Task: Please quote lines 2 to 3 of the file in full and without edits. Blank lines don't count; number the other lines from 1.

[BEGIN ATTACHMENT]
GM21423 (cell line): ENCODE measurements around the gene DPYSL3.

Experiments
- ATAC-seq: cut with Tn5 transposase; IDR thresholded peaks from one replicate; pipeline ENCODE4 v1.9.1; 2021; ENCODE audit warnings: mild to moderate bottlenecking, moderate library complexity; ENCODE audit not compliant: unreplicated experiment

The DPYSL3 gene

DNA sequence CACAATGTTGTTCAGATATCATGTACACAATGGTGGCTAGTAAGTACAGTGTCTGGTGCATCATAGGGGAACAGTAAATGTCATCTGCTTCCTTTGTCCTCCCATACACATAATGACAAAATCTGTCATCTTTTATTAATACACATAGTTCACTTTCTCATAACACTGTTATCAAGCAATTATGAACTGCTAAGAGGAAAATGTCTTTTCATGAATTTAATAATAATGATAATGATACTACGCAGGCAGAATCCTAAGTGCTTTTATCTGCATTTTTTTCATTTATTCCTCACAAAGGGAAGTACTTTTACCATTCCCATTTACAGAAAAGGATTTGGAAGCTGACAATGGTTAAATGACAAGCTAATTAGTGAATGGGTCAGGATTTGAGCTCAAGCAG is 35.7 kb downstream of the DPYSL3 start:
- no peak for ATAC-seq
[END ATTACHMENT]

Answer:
Experiments
- ATAC-seq: cut with Tn5 transposase; IDR thresholded peaks from one replicate; pipeline ENCODE4 v1.9.1; 2021; ENCODE audit warnings: mild to moderate bottlenecking, moderate library complexity; ENCODE audit not compliant: unreplicated experiment